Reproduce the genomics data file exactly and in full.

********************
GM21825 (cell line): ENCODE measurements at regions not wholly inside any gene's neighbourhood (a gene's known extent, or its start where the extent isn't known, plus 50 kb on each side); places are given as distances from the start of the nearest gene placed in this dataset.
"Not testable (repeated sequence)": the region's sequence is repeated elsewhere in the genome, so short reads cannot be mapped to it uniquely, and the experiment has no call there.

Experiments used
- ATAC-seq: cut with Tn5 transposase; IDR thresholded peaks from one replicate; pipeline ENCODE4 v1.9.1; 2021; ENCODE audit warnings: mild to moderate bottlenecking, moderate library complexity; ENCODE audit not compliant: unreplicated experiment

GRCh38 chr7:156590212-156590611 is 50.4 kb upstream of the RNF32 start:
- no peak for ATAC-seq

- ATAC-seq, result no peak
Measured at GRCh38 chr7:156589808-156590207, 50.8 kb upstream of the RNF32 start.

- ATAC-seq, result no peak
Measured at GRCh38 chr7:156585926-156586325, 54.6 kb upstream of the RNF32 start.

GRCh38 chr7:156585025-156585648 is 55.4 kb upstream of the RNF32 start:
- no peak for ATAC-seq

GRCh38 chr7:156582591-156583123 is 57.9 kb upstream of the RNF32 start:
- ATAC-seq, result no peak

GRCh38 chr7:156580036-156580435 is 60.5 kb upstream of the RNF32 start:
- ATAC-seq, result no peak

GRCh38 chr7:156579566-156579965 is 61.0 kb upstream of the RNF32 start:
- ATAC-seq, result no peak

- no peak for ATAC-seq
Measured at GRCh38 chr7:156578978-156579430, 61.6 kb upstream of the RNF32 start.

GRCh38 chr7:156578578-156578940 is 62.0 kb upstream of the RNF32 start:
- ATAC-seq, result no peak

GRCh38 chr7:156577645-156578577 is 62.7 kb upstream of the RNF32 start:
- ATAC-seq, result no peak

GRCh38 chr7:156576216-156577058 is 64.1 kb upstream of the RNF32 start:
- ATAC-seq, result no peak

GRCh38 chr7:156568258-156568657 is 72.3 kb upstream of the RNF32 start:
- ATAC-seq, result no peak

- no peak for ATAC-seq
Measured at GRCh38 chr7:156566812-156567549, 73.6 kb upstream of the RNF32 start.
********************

GM21825 (cell line): ENCODE measurements at regions not wholly inside any gene's neighbourhood (a gene's known extent, or its start where the extent isn't known, plus 50 kb on each side); places are given as distances from the start of the nearest gene placed in this dataset.
"Not testable (repeated sequence)": the region's sequence is repeated elsewhere in the genome, so short reads cannot be mapped to it uniquely, and the experiment has no call there.

Experiments used
- ATAC-seq: cut with Tn5 transposase; IDR thresholded peaks from one replicate; pipeline ENCODE4 v1.9.1; 2021; ENCODE audit warnings: mild to moderate bottlenecking, moderate library complexity; ENCODE audit not compliant: unreplicated experiment

GRCh38 chr7:156590212-156590611 is 50.4 kb upstream of the RNF32 start:
- no peak for ATAC-seq

- ATAC-seq, result no peak
Measured at GRCh38 chr7:156589808-156590207, 50.8 kb upstream of the RNF32 start.

- ATAC-seq, result no peak
Measured at GRCh38 chr7:156585926-156586325, 54.6 kb upstream of the RNF32 start.

GRCh38 chr7:156585025-156585648 is 55.4 kb upstream of the RNF32 start:
- no peak for ATAC-seq

GRCh38 chr7:156582591-156583123 is 57.9 kb upstream of the RNF32 start:
- ATAC-seq, result no peak

GRCh38 chr7:156580036-156580435 is 60.5 kb upstream of the RNF32 start:
- ATAC-seq, result no peak

GRCh38 chr7:156579566-156579965 is 61.0 kb upstream of the RNF32 start:
- ATAC-seq, result no peak

- no peak for ATAC-seq
Measured at GRCh38 chr7:156578978-156579430, 61.6 kb upstream of the RNF32 start.

GRCh38 chr7:156578578-156578940 is 62.0 kb upstream of the RNF32 start:
- ATAC-seq, result no peak

GRCh38 chr7:156577645-156578577 is 62.7 kb upstream of the RNF32 start:
- ATAC-seq, result no peak

GRCh38 chr7:156576216-156577058 is 64.1 kb upstream of the RNF32 start:
- ATAC-seq, result no peak

GRCh38 chr7:156568258-156568657 is 72.3 kb upstream of the RNF32 start:
- ATAC-seq, result no peak

- no peak for ATAC-seq
Measured at GRCh38 chr7:156566812-156567549, 73.6 kb upstream of the RNF32 start.